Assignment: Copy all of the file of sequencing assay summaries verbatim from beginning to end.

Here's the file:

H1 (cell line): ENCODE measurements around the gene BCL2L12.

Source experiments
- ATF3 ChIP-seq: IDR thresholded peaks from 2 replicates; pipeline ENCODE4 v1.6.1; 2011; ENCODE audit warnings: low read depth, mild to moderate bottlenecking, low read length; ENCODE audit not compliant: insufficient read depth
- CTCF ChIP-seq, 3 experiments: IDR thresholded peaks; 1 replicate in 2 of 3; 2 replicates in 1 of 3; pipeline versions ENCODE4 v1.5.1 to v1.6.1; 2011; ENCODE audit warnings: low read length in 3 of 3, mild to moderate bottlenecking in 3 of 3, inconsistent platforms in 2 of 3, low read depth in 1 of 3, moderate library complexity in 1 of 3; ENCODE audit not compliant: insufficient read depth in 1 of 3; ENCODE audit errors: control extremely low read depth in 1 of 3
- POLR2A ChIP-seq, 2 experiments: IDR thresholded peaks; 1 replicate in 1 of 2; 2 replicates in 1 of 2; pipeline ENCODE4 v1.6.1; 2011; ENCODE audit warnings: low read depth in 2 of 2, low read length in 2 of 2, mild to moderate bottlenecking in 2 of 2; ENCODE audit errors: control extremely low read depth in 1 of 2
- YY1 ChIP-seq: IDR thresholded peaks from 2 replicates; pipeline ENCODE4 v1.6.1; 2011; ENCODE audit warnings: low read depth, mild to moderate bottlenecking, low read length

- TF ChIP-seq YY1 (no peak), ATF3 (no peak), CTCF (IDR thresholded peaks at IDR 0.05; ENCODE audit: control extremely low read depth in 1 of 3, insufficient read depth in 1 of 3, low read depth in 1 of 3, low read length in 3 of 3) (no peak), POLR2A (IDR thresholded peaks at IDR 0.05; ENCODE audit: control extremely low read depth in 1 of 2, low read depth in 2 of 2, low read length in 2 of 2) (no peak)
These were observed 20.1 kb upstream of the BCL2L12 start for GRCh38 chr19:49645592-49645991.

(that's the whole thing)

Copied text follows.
H1 (cell line): ENCODE measurements around the gene BCL2L12.

Source experiments
- ATF3 ChIP-seq: IDR thresholded peaks from 2 replicates; pipeline ENCODE4 v1.6.1; 2011; ENCODE audit warnings: low read depth, mild to moderate bottlenecking, low read length; ENCODE audit not compliant: insufficient read depth
- CTCF ChIP-seq, 3 experiments: IDR thresholded peaks; 1 replicate in 2 of 3; 2 replicates in 1 of 3; pipeline versions ENCODE4 v1.5.1 to v1.6.1; 2011; ENCODE audit warnings: low read length in 3 of 3, mild to moderate bottlenecking in 3 of 3, inconsistent platforms in 2 of 3, low read depth in 1 of 3, moderate library complexity in 1 of 3; ENCODE audit not compliant: insufficient read depth in 1 of 3; ENCODE audit errors: control extremely low read depth in 1 of 3
- POLR2A ChIP-seq, 2 experiments: IDR thresholded peaks; 1 replicate in 1 of 2; 2 replicates in 1 of 2; pipeline ENCODE4 v1.6.1; 2011; ENCODE audit warnings: low read depth in 2 of 2, low read length in 2 of 2, mild to moderate bottlenecking in 2 of 2; ENCODE audit errors: control extremely low read depth in 1 of 2
- YY1 ChIP-seq: IDR thresholded peaks from 2 replicates; pipeline ENCODE4 v1.6.1; 2011; ENCODE audit warnings: low read depth, mild to moderate bottlenecking, low read length

- TF ChIP-seq YY1 (no peak), ATF3 (no peak), CTCF (IDR thresholded peaks at IDR 0.05; ENCODE audit: control extremely low read depth in 1 of 3, insufficient read depth in 1 of 3, low read depth in 1 of 3, low read length in 3 of 3) (no peak), POLR2A (IDR thresholded peaks at IDR 0.05; ENCODE audit: control extremely low read depth in 1 of 2, low read depth in 2 of 2, low read length in 2 of 2) (no peak)
These were observed 20.1 kb upstream of the BCL2L12 start for GRCh38 chr19:49645592-49645991.